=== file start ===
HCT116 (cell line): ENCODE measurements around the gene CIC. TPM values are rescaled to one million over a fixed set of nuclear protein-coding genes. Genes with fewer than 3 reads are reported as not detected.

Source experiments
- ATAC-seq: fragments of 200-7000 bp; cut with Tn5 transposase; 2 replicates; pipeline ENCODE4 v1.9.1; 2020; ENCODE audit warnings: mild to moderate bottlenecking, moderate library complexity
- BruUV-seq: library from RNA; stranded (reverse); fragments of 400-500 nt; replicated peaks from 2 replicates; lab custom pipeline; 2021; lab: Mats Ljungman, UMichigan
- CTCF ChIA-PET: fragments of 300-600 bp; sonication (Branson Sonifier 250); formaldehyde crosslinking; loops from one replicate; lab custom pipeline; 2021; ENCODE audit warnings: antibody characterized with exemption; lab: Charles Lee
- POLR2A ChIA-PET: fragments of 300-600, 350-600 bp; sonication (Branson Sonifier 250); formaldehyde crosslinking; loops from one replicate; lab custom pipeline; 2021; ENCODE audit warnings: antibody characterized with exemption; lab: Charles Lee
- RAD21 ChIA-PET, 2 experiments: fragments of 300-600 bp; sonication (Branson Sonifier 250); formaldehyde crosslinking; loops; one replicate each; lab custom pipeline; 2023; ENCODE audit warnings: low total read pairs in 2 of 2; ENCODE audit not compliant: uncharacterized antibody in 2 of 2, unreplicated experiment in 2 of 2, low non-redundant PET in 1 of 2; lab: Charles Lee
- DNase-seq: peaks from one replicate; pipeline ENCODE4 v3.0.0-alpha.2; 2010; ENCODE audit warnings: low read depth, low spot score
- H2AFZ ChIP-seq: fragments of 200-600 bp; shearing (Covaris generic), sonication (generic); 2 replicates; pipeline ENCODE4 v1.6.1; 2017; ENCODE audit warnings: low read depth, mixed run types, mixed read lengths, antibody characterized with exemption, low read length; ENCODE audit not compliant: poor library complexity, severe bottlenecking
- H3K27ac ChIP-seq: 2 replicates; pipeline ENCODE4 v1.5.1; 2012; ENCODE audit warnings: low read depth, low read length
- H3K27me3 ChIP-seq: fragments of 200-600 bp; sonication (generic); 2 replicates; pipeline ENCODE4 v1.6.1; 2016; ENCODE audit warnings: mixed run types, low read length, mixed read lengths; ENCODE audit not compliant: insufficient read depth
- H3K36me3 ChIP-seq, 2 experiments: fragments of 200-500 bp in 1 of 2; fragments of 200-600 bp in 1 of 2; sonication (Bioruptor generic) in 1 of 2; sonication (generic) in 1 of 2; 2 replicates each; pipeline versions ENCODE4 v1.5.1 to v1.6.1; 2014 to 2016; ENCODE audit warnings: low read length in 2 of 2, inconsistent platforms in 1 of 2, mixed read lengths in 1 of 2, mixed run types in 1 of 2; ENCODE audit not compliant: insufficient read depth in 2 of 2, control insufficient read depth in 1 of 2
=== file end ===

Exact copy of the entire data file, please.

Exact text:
HCT116 (cell line): ENCODE measurements around the gene CIC. TPM values are rescaled to one million over a fixed set of nuclear protein-coding genes. Genes with fewer than 3 reads are reported as not detected.

Source experiments
- ATAC-seq: fragments of 200-7000 bp; cut with Tn5 transposase; 2 replicates; pipeline ENCODE4 v1.9.1; 2020; ENCODE audit warnings: mild to moderate bottlenecking, moderate library complexity
- BruUV-seq: library from RNA; stranded (reverse); fragments of 400-500 nt; replicated peaks from 2 replicates; lab custom pipeline; 2021; lab: Mats Ljungman, UMichigan
- CTCF ChIA-PET: fragments of 300-600 bp; sonication (Branson Sonifier 250); formaldehyde crosslinking; loops from one replicate; lab custom pipeline; 2021; ENCODE audit warnings: antibody characterized with exemption; lab: Charles Lee
- POLR2A ChIA-PET: fragments of 300-600, 350-600 bp; sonication (Branson Sonifier 250); formaldehyde crosslinking; loops from one replicate; lab custom pipeline; 2021; ENCODE audit warnings: antibody characterized with exemption; lab: Charles Lee
- RAD21 ChIA-PET, 2 experiments: fragments of 300-600 bp; sonication (Branson Sonifier 250); formaldehyde crosslinking; loops; one replicate each; lab custom pipeline; 2023; ENCODE audit warnings: low total read pairs in 2 of 2; ENCODE audit not compliant: uncharacterized antibody in 2 of 2, unreplicated experiment in 2 of 2, low non-redundant PET in 1 of 2; lab: Charles Lee
- DNase-seq: peaks from one replicate; pipeline ENCODE4 v3.0.0-alpha.2; 2010; ENCODE audit warnings: low read depth, low spot score
- H2AFZ ChIP-seq: fragments of 200-600 bp; shearing (Covaris generic), sonication (generic); 2 replicates; pipeline ENCODE4 v1.6.1; 2017; ENCODE audit warnings: low read depth, mixed run types, mixed read lengths, antibody characterized with exemption, low read length; ENCODE audit not compliant: poor library complexity, severe bottlenecking
- H3K27ac ChIP-seq: 2 replicates; pipeline ENCODE4 v1.5.1; 2012; ENCODE audit warnings: low read depth, low read length
- H3K27me3 ChIP-seq: fragments of 200-600 bp; sonication (generic); 2 replicates; pipeline ENCODE4 v1.6.1; 2016; ENCODE audit warnings: mixed run types, low read length, mixed read lengths; ENCODE audit not compliant: insufficient read depth
- H3K36me3 ChIP-seq, 2 experiments: fragments of 200-500 bp in 1 of 2; fragments of 200-600 bp in 1 of 2; sonication (Bioruptor generic) in 1 of 2; sonication (generic) in 1 of 2; 2 replicates each; pipeline versions ENCODE4 v1.5.1 to v1.6.1; 2014 to 2016; ENCODE audit warnings: low read length in 2 of 2, inconsistent platforms in 1 of 2, mixed read lengths in 1 of 2, mixed run types in 1 of 2; ENCODE audit not compliant: insufficient read depth in 2 of 2, control insufficient read depth in 1 of 2